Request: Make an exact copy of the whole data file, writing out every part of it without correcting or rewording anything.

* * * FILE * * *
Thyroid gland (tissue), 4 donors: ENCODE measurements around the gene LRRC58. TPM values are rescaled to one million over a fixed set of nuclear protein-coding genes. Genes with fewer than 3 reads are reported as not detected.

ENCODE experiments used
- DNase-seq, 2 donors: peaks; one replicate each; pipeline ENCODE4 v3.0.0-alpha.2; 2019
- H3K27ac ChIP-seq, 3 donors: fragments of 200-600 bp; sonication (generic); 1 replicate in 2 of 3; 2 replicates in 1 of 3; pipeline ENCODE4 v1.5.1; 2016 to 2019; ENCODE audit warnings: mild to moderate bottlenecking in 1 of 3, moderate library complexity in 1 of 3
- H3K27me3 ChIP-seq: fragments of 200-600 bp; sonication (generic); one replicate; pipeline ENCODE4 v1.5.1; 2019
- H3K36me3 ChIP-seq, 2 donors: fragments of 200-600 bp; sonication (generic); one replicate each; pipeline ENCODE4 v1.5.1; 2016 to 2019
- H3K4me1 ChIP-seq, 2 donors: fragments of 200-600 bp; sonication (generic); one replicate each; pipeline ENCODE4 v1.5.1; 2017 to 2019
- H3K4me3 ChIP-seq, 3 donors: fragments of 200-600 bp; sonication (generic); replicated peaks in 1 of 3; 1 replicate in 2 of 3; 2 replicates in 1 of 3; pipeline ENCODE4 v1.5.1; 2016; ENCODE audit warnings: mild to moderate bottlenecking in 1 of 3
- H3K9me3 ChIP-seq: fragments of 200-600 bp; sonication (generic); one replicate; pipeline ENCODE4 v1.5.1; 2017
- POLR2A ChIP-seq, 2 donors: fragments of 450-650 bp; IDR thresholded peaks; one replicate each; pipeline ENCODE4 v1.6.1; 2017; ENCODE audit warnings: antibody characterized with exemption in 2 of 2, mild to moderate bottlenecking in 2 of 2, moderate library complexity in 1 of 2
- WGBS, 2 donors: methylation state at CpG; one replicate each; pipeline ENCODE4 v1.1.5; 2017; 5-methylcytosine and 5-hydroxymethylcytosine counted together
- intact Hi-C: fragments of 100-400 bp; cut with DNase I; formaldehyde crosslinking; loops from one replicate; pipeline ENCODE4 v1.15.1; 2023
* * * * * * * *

Thyroid gland (tissue), 4 donors: ENCODE measurements around the gene LRRC58. TPM values are rescaled to one million over a fixed set of nuclear protein-coding genes. Genes with fewer than 3 reads are reported as not detected.

ENCODE experiments used
- DNase-seq, 2 donors: peaks; one replicate each; pipeline ENCODE4 v3.0.0-alpha.2; 2019
- H3K27ac ChIP-seq, 3 donors: fragments of 200-600 bp; sonication (generic); 1 replicate in 2 of 3; 2 replicates in 1 of 3; pipeline ENCODE4 v1.5.1; 2016 to 2019; ENCODE audit warnings: mild to moderate bottlenecking in 1 of 3, moderate library complexity in 1 of 3
- H3K27me3 ChIP-seq: fragments of 200-600 bp; sonication (generic); one replicate; pipeline ENCODE4 v1.5.1; 2019
- H3K36me3 ChIP-seq, 2 donors: fragments of 200-600 bp; sonication (generic); one replicate each; pipeline ENCODE4 v1.5.1; 2016 to 2019
- H3K4me1 ChIP-seq, 2 donors: fragments of 200-600 bp; sonication (generic); one replicate each; pipeline ENCODE4 v1.5.1; 2017 to 2019
- H3K4me3 ChIP-seq, 3 donors: fragments of 200-600 bp; sonication (generic); replicated peaks in 1 of 3; 1 replicate in 2 of 3; 2 replicates in 1 of 3; pipeline ENCODE4 v1.5.1; 2016; ENCODE audit warnings: mild to moderate bottlenecking in 1 of 3
- H3K9me3 ChIP-seq: fragments of 200-600 bp; sonication (generic); one replicate; pipeline ENCODE4 v1.5.1; 2017
- POLR2A ChIP-seq, 2 donors: fragments of 450-650 bp; IDR thresholded peaks; one replicate each; pipeline ENCODE4 v1.6.1; 2017; ENCODE audit warnings: antibody characterized with exemption in 2 of 2, mild to moderate bottlenecking in 2 of 2, moderate library complexity in 1 of 2
- WGBS, 2 donors: methylation state at CpG; one replicate each; pipeline ENCODE4 v1.1.5; 2017; 5-methylcytosine and 5-hydroxymethylcytosine counted together
- intact Hi-C: fragments of 100-400 bp; cut with DNase I; formaldehyde crosslinking; loops from one replicate; pipeline ENCODE4 v1.15.1; 2023